CHECK ON YOUR STRONG FRIEND

CHECK ON YOUR STRONG FRIEND

When is the last time you’ve done a check up on your strong friends? You know, just simply asked them how they’re doing? Depression is a real thing that affects so many people on a daily basis. Most of the time (I’m not saying all of the time) the ones who appear the strongest, suffer the hardest because they try to hold everyone up amongst falling down themselves. Depression is a crippling mental illness. Life events and triggers can send someone spiralling into a very dark place quickly.

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This is one that is so personal to me, we have no idea how much each other are hurting. To me, I am the happiest person I know but there have been times in my life when I have seriously considered suicide as my only option. There have been moments in my life where I have been sat on my floor screaming and crying wanting to kill myself. I have felt so lonely and lost that it seemed like the only option available to me. The voice inside my head took over and tried to convince me I was not enough, that the world would be better off without me. I have been lucky I have sought help and been able to pull myself out of those dark times but it’s hard it takes all your will to convince yourself that the negative thoughts are not real, that you are worthy and that you will be missed.

I do not have mental health issues these thoughts have purely come from hard times in my life. I have also found a best friend bleeding out after a suicide attempt. I have had friends who have committed suicide; I don’t see suicide, mental health or negative feelings as dirty words. These are not topics to be ssshed or only spoken about alone in doctors’ offices. These are words that need to be shouted out across the skies. No one in this world should be made to feel bad or made to feel alone, no one!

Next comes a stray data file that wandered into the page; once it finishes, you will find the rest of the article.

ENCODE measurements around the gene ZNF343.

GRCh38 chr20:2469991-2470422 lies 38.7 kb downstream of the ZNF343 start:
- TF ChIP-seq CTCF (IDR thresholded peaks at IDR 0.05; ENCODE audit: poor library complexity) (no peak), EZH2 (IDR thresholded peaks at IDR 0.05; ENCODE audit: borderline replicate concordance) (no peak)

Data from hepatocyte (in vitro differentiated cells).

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Mental health issues, depression, suicide affects everyone and in the same way cancer does it doesn’t care how popular you are, what job you have or how beautiful you are. Once it has you in its grips it isn’t letting go without a fight. No one can really know what is going on in the mind of someone that is depressed. Some just snap out of it easily, especially if the depression is linked to a short-term situation. Others are chronically depressed. It can come and go. Some are thinking of ending their lives while others stay worried that they may lose those around them or feel as if something bad is going to happen to them personally. It’s a struggle either way and not easily understood if you haven’t dealt with depression yourself.

We often think people are selfish when they try suicide. Or think they are just looking for attention. Try to see it differently. In their minds, to leave life would mean their loved ones would be better off. (Sounds crazy right but that is how they feel). If someone is trying suicide for attention, they are really reaching out for help. Also hard to understand. Remember the mind of someone with depression is a very delicate and frail state. Try not to judge. It’s harder for them to go through this than it is for you to understand.

“I think the saddest people always try their hardest to make people happy because they know what it’s like to feel absolutely worthless and they don’t want anyone else to feel like that.” Robin Williams

If you can’t talk to family members or friends please know there is always someone out there listening.

Samaritans – for everyone

Call 116 123

Email jo@samaritans.org

Campaign Against Living Miserably (CALM) – for men

Call 0800 58 58 58 – 5pm to midnight every day

Visit the webchat page

Papyrus – for people under 35

Call 0800 068 41 41 – Monday to Friday 10am to 10pm, weekends 2pm to 10pm, bank holidays 2pm to 5pm

Text 07786 209697

Email pat@papyrus-uk.org

Childline – for children and young people under 19

Call 0800 1111 – the number won’t show up on your phone bill

The Silver Line – for older people

Call 0800 4 70 80 90

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